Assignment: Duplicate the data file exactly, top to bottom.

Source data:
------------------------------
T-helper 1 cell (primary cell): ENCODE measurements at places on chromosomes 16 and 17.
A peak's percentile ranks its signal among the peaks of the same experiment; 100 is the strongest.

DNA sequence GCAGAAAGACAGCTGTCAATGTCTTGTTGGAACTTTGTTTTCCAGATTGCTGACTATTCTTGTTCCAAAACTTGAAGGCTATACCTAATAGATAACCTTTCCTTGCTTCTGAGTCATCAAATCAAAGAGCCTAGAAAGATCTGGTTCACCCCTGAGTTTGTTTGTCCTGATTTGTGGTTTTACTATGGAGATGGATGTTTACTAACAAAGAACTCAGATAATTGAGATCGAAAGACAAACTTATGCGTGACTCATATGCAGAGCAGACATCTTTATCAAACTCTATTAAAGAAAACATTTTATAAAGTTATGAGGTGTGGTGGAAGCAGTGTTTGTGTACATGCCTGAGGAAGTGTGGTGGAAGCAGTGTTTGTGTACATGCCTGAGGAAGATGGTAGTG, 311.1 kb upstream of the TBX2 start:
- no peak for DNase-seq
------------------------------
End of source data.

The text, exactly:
T-helper 1 cell (primary cell): ENCODE measurements at places on chromosomes 16 and 17.
A peak's percentile ranks its signal among the peaks of the same experiment; 100 is the strongest.

DNA sequence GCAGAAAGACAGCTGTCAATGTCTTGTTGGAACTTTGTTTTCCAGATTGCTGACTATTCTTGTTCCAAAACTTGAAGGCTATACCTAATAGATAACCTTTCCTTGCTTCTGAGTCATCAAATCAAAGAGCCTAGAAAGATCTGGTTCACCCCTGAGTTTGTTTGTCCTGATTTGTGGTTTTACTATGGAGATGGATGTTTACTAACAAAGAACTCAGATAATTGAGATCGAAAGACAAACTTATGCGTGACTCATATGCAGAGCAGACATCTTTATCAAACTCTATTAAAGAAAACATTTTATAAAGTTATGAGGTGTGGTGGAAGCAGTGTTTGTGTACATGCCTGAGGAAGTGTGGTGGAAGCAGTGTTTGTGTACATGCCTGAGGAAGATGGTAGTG, 311.1 kb upstream of the TBX2 start:
- no peak for DNase-seq